One consequence of the Yemeni civil war has been the advance of al-Qaeda into towns and villages where they have begun to expand their presence in anticipation of setting up an Islamist government.
Troops loyal to the government of President Saleh have tried to dislodge the terrorists but have met with limited success:
Yemen's army is fighting to regain territory lost to suspected al Qaeda operatives during months of political upheaval that have weakened central government control over parts of the country, notably Abyan.
Abyan's capital Zinjibar was "liberated" from Islamist fighters by government troops last month, but clashes continue to flare there. Local officials and residents said 15 militants were killed in air strikes on the city on Sunday, while four soldiers died in combat with gunmen.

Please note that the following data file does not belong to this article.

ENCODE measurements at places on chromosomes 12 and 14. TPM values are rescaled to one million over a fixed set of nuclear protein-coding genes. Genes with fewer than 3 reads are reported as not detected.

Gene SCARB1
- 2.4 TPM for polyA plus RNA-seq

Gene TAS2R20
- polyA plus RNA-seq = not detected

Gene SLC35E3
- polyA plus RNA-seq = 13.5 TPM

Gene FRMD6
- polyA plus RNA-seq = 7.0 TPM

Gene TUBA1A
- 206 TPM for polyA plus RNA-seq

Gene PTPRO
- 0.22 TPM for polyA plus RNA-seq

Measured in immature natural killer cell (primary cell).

Since popular protests against PresidentAli Abdullah Saleh paralyzed impoverished Yemen earlier this year, international powers have feared growing lawlessness might embolden al Qaeda's local wing and imperil shipping routes via the Red Sea.
There is a real danger that once Saleh is gone, it will take many months for the new government to deal with the advance of the terrorists. By that time, AQAP might be so entrenched in some areas that they would have carved out their own independent state and would be very difficult to dislodge without assistance.
The recent assassination of al-Awlaki may slow AQAP down, but won't stop their advance.